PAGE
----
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June is Aphasia Awareness Month


Aphasia happens due to an injury to the brain. It can happen suddenly or over a longer period of time. Aphasia can be mild or severe. The severity depends on the cause. Some children may recover some or all of their language abilities, others may not.

In its most mild form, children may have difficulties finding words. However, they can make their needs and wants known. In the most severe forms, children are unable to understand anything. They cannot express any of their needs. There are many types of aphasia. They are named based on which symptoms a child has.

Aphasia is diagnosed by a physical and neurologic exam performed at the bedside. Common symptoms may include difficulties in the following areas:

  • Speaking:
    • Trouble thinking of the right word to say
    • Trouble putting words in the correct order for a sentence
    • Switching sounds of different words
    • Difficulty naming objects that are familiar
  • Understanding:
    • Difficulty understanding what others are saying
    • Trouble following commands
  • Reading:
    • Trouble understanding a sentence or paragraph
  • Writing:
    • Difficulty spelling words correctly
    • Misplacing words in a sentence 

Children may have one or multiple of these symptoms. A child may not be aware of the language change. Some children may be frustrated that they are unable to communicate normally. Others will not appear bothered.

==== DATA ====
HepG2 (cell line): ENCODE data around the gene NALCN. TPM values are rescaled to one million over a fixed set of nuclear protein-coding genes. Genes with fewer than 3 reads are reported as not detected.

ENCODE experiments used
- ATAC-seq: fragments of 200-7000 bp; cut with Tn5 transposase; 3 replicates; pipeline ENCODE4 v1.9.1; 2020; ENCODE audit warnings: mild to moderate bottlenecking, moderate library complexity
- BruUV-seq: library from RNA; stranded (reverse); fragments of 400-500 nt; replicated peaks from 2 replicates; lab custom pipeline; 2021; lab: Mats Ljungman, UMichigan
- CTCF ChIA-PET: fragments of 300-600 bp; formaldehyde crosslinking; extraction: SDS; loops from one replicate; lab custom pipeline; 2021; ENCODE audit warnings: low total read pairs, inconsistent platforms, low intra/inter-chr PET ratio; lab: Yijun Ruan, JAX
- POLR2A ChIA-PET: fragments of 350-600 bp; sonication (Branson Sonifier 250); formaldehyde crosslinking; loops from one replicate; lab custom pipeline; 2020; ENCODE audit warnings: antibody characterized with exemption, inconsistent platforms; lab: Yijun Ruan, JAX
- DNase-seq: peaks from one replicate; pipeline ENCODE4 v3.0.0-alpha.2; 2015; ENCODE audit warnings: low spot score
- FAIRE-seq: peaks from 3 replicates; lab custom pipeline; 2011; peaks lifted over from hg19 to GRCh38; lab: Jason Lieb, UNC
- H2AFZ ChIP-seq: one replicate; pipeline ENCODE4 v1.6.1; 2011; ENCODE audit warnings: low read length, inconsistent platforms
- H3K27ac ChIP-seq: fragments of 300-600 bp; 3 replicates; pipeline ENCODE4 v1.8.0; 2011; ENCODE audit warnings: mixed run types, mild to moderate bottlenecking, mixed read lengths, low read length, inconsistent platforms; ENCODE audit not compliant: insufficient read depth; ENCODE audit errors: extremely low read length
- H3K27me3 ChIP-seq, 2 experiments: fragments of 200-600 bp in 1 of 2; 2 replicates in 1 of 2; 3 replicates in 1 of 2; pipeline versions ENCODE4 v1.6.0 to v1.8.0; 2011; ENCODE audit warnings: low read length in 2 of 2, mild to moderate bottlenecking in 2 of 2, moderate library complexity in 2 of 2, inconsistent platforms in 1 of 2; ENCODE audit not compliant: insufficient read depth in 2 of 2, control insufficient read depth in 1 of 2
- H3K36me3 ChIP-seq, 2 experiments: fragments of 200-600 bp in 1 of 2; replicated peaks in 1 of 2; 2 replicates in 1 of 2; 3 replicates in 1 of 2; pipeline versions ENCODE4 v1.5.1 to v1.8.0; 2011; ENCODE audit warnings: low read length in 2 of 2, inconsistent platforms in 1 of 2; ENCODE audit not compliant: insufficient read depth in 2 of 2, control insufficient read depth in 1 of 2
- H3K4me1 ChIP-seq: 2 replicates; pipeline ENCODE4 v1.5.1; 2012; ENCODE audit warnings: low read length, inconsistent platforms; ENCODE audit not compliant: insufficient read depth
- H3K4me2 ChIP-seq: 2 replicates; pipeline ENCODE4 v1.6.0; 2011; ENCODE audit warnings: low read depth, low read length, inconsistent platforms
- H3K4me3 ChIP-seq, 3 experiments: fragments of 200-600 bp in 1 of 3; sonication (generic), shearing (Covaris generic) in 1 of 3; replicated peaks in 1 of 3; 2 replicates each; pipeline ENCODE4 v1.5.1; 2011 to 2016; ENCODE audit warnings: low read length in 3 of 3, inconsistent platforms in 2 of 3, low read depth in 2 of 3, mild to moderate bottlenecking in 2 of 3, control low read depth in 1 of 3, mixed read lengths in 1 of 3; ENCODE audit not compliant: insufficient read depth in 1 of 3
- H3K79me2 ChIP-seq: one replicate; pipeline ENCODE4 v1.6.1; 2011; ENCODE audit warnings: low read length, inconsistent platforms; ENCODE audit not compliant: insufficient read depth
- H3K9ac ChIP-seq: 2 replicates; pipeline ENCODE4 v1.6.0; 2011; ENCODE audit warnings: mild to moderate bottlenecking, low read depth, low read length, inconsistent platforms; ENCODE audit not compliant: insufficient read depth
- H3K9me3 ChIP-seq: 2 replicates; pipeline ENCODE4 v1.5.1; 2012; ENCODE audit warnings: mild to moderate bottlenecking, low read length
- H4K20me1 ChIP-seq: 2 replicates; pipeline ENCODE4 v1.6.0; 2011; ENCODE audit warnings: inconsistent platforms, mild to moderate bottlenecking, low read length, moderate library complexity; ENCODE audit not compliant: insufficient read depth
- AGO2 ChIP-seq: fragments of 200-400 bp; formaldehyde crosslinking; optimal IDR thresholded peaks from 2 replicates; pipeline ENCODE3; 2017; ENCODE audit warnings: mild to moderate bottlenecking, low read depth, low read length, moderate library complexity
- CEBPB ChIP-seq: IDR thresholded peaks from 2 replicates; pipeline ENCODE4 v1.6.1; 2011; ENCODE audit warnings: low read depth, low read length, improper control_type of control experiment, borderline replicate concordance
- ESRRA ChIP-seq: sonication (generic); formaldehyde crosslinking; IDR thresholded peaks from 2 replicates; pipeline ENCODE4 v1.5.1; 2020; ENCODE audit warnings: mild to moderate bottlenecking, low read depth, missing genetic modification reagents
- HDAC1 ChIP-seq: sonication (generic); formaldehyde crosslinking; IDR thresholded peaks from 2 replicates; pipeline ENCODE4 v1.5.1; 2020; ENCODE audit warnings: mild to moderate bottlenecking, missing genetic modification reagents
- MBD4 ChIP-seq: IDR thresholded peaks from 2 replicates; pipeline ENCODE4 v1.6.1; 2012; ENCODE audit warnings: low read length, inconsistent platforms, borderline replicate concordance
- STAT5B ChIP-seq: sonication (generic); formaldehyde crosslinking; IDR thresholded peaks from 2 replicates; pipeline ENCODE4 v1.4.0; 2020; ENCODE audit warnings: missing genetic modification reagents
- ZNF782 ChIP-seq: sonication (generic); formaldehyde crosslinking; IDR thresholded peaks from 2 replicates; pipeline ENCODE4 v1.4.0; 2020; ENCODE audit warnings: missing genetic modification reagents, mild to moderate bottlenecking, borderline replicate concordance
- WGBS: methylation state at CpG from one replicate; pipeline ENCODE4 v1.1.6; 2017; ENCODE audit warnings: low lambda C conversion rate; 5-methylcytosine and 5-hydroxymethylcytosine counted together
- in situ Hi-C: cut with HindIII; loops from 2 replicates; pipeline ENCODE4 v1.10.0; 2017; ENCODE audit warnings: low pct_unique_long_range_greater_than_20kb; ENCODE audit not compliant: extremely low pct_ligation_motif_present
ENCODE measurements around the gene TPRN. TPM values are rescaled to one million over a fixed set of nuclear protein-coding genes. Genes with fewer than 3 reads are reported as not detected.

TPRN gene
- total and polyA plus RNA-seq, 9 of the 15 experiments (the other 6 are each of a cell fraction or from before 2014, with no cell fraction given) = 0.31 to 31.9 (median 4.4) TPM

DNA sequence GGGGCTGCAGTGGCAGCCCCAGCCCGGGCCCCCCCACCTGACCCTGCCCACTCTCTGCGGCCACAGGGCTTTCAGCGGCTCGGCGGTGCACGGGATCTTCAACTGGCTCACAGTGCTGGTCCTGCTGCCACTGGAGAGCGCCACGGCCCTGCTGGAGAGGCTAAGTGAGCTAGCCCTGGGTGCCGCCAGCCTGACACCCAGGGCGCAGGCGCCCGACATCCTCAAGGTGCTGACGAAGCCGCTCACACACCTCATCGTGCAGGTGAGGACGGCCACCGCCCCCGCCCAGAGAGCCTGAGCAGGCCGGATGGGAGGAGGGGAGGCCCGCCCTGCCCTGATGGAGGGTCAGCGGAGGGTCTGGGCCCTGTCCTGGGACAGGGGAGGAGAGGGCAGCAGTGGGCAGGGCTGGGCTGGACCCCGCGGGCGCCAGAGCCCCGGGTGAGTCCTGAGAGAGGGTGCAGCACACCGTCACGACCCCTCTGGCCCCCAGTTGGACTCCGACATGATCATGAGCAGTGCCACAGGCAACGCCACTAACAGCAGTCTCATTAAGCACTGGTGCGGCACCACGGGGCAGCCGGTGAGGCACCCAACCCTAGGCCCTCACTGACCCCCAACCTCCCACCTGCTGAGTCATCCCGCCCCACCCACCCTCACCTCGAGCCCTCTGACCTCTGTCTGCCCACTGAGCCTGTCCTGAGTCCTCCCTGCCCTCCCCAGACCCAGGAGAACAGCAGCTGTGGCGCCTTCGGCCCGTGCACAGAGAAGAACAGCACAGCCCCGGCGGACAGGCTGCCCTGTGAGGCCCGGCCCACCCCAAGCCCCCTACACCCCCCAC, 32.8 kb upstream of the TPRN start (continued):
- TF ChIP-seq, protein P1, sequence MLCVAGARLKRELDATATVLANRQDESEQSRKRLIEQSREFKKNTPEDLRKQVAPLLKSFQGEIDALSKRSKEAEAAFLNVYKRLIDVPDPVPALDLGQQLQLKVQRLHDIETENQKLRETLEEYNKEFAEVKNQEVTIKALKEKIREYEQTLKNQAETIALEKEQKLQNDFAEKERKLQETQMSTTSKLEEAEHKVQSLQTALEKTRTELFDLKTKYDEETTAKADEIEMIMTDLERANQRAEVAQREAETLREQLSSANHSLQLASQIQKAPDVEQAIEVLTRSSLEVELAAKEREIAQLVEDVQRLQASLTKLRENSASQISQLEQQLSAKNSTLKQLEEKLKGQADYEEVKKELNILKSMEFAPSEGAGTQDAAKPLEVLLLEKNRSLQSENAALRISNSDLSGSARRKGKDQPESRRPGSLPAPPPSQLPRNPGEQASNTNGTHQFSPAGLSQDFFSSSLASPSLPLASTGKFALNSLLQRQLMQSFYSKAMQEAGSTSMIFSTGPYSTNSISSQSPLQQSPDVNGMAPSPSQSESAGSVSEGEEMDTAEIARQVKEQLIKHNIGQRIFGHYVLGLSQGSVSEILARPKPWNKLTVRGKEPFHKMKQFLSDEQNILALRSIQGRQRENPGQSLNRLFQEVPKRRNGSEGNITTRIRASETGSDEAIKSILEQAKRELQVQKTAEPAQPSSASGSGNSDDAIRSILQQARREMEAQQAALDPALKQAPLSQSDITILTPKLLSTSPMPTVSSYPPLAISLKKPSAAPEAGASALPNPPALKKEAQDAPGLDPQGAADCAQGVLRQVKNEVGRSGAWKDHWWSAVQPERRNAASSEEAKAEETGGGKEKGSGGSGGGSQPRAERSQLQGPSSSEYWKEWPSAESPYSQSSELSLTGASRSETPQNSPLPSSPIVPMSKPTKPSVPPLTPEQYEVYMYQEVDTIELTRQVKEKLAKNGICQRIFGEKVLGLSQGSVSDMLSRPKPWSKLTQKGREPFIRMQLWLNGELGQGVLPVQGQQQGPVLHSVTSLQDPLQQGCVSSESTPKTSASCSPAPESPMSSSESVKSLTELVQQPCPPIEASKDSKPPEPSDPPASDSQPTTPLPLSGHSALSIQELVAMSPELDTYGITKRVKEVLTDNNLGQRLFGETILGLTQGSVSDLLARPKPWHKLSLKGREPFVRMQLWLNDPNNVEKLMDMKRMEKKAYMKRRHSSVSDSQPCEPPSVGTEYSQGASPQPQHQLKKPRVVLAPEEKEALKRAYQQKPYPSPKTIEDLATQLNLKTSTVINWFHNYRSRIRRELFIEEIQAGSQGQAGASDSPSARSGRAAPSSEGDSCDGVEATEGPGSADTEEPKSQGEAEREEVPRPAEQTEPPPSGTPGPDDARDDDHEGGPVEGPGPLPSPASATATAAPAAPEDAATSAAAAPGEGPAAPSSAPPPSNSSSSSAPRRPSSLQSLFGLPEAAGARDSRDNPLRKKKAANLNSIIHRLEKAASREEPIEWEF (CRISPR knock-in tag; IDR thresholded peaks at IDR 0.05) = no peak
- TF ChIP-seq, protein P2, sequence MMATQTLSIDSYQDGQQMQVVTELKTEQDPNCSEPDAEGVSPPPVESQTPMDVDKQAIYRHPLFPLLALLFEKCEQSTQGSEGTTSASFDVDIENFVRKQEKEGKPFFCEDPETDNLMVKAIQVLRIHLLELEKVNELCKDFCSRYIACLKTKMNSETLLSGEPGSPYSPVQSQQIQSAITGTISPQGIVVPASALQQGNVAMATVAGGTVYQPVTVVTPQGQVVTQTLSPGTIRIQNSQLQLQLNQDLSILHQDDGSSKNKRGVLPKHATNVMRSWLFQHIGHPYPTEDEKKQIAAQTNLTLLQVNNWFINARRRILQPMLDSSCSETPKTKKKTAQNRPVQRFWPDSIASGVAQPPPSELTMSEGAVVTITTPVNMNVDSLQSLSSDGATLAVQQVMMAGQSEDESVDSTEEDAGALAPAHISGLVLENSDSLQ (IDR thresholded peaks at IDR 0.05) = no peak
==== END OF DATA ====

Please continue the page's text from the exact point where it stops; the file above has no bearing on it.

Aphasia is due to an area of injury to the brain. Such types of injuries include:  

Some progressive neurologic disorders can lead to aphasia. These disorders are more common in adults. 

The causes for aphasia are diagnosed with:

  • A physical exam:
    • A pediatric neurologist will perform a physical exam that includes a thorough neurology exam.
    • Special tests of language and understanding may be done.
    • A child may see a speech-language pathologist (SLP). They can do more advanced language testing.
  • Imaging:
    • A computer-assisted tomography (CT or CAT) scan
    • A magnetic resonance imaging (MRI) scan
  • Laboratory studies:
    • These studies may help to understand the cause of aphasia.
    • Aphasia cannot be diagnosed through lab testing alone.

The outcome of aphasia will depend on its severity and cause. Most of the time, aphasia will get better with speech therapy and time.

To access the full article on aphasia and children, click here.